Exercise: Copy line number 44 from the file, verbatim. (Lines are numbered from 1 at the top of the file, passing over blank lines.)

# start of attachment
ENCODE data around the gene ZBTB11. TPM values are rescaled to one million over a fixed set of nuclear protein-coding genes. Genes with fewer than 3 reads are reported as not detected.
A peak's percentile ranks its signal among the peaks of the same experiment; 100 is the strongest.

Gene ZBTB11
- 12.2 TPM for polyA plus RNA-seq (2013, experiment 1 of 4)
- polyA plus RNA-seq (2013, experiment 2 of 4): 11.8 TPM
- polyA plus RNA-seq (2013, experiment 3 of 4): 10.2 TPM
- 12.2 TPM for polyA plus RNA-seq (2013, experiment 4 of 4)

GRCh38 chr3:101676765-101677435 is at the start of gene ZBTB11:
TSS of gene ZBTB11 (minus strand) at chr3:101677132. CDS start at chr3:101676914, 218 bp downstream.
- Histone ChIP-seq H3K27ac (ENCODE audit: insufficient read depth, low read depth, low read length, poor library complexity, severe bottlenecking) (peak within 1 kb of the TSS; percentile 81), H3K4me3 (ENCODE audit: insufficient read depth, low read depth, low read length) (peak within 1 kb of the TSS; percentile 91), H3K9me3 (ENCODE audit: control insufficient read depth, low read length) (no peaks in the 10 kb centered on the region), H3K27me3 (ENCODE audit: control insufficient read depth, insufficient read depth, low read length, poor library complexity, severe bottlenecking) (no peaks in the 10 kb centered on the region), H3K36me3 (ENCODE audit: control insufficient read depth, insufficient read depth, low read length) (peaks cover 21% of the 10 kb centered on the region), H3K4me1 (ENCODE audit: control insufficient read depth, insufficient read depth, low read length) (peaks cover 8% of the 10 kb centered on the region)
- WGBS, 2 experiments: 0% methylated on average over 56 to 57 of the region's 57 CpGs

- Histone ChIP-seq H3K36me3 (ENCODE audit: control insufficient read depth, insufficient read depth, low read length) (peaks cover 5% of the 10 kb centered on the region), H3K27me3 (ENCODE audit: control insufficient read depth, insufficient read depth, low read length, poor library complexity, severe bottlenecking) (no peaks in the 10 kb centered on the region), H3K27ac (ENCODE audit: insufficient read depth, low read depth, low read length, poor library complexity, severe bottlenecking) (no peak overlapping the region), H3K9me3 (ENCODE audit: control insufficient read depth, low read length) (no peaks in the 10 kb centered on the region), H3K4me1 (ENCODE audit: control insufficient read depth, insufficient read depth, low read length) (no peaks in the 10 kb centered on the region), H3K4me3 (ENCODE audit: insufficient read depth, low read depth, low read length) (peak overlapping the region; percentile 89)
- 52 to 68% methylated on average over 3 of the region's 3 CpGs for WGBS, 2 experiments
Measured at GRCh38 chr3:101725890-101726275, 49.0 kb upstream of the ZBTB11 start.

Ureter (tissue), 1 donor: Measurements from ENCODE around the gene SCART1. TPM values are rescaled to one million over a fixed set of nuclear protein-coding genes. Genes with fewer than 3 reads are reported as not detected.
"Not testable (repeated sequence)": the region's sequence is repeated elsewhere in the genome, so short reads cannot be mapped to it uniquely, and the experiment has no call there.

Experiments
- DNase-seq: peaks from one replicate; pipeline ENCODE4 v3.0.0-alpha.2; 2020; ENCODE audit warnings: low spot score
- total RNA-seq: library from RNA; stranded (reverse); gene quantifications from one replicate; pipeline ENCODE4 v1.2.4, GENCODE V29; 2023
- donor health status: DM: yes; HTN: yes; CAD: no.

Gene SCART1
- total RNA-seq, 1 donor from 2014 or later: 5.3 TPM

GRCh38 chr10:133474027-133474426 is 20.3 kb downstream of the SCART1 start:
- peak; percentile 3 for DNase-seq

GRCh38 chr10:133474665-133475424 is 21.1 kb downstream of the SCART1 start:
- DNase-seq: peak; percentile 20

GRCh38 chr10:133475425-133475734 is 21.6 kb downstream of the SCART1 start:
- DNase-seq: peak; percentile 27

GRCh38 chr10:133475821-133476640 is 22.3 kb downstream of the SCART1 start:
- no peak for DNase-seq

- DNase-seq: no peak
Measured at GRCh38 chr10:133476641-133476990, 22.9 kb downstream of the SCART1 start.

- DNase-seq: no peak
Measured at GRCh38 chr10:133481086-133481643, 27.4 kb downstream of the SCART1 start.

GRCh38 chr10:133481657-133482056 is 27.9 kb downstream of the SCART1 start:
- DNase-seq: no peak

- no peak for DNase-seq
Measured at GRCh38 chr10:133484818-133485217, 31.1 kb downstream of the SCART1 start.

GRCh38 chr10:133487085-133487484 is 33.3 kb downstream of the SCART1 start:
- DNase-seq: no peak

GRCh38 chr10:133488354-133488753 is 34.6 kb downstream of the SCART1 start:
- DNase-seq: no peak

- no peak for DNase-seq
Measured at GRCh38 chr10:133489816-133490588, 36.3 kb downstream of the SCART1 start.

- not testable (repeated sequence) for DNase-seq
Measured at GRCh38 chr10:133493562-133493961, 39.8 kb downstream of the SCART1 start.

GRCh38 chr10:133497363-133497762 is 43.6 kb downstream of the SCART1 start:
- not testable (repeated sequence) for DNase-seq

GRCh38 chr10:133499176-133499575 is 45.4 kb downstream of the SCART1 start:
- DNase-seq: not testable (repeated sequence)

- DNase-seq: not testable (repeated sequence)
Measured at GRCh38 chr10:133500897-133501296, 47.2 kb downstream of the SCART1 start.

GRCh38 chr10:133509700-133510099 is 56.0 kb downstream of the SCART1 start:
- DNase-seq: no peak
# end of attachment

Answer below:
Measured at GRCh38 chr10:133489816-133490588, 36.3 kb downstream of the SCART1 start.